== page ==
''The functional connection is important to me because people are discovering more about the object as they use it.''
His undergraduate degree was in painting but he soon discovered he preferred that people could touch his work rather than ''just look at it''.
''There is not that connection of picking something up feeling the weight, feeling the texture on it and that teaches something about itself over time.''
When he finished graduate school in 2010 he took a position in Shanghai, China, as an education director at a small pottery school.
''I really went there to study Chinese porcelain myself but also to teach and form a community of artists.''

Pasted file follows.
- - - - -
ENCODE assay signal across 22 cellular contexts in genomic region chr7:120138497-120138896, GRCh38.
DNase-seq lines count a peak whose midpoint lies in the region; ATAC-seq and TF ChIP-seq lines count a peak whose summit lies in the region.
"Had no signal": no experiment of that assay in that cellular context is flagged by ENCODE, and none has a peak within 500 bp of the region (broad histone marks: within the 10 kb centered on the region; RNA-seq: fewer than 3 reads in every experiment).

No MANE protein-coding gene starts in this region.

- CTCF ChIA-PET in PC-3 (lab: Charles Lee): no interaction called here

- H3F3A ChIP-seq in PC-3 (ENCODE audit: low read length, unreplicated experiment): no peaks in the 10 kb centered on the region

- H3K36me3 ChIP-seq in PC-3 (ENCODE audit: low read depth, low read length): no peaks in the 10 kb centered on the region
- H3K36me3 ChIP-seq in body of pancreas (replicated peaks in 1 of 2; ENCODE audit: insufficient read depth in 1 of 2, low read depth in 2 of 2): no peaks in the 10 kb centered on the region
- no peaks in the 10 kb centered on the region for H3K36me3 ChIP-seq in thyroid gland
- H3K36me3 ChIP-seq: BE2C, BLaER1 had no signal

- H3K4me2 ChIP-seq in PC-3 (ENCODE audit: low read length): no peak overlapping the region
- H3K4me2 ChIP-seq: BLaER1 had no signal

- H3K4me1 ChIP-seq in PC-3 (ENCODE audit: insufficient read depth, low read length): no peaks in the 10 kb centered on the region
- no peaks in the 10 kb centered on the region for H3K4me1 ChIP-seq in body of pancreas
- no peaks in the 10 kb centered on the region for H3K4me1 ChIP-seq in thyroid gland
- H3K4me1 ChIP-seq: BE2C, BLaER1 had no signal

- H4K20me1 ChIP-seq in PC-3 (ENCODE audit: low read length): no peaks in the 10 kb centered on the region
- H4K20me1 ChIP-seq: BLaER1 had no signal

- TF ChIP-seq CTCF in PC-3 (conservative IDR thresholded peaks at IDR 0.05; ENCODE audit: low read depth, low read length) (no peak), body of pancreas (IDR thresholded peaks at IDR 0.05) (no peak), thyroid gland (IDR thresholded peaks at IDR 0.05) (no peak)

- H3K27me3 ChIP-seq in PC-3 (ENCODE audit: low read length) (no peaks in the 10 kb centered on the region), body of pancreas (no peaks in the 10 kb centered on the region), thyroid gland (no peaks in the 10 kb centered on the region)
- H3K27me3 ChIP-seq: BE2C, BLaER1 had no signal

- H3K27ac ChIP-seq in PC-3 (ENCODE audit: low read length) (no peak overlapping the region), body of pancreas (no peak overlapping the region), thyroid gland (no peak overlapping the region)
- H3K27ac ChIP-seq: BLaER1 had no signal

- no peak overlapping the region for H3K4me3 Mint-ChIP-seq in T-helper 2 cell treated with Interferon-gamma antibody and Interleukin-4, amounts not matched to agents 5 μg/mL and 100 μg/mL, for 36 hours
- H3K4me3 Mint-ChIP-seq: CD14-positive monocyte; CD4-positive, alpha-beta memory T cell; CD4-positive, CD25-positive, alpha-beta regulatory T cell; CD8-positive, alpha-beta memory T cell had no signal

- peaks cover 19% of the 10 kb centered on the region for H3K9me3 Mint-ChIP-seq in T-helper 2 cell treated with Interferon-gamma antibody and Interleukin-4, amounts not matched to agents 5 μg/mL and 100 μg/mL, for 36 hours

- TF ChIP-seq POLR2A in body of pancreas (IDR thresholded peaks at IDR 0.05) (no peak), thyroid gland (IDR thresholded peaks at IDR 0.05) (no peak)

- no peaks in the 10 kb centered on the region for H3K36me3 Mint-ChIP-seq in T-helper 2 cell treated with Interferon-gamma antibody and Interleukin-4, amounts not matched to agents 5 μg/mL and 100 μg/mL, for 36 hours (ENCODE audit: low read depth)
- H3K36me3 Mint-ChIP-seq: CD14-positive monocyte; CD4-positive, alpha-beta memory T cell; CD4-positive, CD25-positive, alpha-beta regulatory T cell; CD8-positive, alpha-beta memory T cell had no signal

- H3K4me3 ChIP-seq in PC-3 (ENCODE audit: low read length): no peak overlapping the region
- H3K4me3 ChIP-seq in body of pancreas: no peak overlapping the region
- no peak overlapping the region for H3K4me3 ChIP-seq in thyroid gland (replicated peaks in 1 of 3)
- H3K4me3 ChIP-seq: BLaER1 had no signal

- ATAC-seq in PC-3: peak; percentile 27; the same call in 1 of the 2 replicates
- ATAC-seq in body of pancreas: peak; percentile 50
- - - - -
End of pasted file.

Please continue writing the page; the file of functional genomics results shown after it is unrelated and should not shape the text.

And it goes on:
It was a ''mind-blowing'' experience living in Shanghai, especially given the huge population and the country's history of ceramics.
''It was an exciting time to be in China; they were having an economic boom, people had extra money and wanted to study ceramics as it's a traditional Chinese art form and had the money to do so. It was that perfect time of people wanting education and having the money to spend on it.
''I did not have to educate people on why ceramics are important.''
In the Western world ceramics came way down the art hierarchy.
''Pots are way down there.''
But in Japan and China pottery is higher up the echelon of art forms and people talk more about the subtleties of the art form.
''It was great students came knowing what a tea pot was, why use a certain shape or a certain tea, because tea culture is really important there. I really liked that.